By Kendall Stacey
RN & Board Certified Infection Prevention Specialist
Q: Has there been a resurgence of Zika in the US this summer?
A: The US is only seeing travel-related cases at this time. Keep in mind, Zika is caused by the bite of an infected mosquito. Mosquitoes become infected when they feed on a person who is infected with the virus. With people outside enjoying the warm weather, mosquitoes are also out looking for a blood meal. Infected mosquitoes can spread the virus from person to person through bites.
Q: How much at risk are we in western North Carolina?
A: As of June 21, 2017, there have been three travel-related cases reported in North Carolina. All people who have traveled to areas where Zika transmission is occurring are at risk of getting the Zika virus. Zika can be transmitted from mosquito bites, through sex with an infected person and from mother to infant. The mosquitoes that carries Zika, West Nile Virus, Dengue and Chikungunya likes warm humid areas such as central America, South America, the Caribbean, pacific islands and parts of Africa and Asia. Because Zika infections can cause severe birth defects, pregnant women should not travel to these areas. All travelers should strictly follow steps to prevent mosquito bites and sexual transmission.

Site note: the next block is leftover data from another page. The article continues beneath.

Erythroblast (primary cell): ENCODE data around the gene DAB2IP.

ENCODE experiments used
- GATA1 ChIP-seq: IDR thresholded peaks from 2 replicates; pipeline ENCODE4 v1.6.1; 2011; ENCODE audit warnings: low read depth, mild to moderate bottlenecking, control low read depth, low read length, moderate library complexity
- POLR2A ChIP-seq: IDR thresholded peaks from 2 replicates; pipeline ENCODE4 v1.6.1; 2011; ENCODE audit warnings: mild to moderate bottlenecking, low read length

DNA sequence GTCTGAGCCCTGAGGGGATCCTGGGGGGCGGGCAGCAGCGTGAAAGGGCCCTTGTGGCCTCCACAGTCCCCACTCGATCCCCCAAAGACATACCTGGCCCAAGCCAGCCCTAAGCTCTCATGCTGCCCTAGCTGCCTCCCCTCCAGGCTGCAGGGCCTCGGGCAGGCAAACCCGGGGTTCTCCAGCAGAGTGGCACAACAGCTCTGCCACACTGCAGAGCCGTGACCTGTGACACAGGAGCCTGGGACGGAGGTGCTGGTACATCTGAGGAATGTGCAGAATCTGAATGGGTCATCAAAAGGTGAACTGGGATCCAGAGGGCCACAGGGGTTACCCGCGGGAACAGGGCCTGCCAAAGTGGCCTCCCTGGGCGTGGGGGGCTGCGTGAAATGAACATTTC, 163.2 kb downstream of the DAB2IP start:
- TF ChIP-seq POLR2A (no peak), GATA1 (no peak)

We should be alert to West Nile and Zika since North Carolina sees a few cases a year. Western North Carolina is home to many mosquitoes including the species that carry West Nile and Zika. The best way to prevent mosquito-borne illness is to prevent mosquito bites.
Q: What is the best way to prevent mosquito bites? Are natural solutions effective, or only DEET?
A: The CDC recommends using an insect repellent with DEET to prevent bites. Using the insect repellent with DEET is a safe and effective way to prevent mosquito bites. Other ways to protect yourself and your family from bites is to wear long-sleeved shirts and long pants. Use screens on windows and doors.
Also, take inventory of areas inside and outside your home. Look for standing water in buckets, planters, toys, pools, birdbaths and old tires. These are items you may not think about, but are perfect places to collect stagnant water in which mosquitoes can lay their eggs. By eliminating these sources, you can decrease your risk of mosquito bites tremendously. There are some plants that naturally repel mosquitos such as citronella. Although these plants may provide some limited protection, the CDC and EPA do not recommend using natural remedies alone.
Q: What else do we need to know about Zika or mosquito-borne illnesses?
Kendall Stacey is a registered nurse and Board Certified Infection Prevention Specialist at Mission Hospital in Asheville, North Carolina. As an IP Specialist, Kendall’s primary IP responsibilities are in Emergency Management, Highly Infectious Disease planning, Environment of Care issues, Environmental Services Liaison. She is also the consulting IP to the Emergency Department, OR and Procedural areas, Sterile Processing, EMS and Decontamination Teams.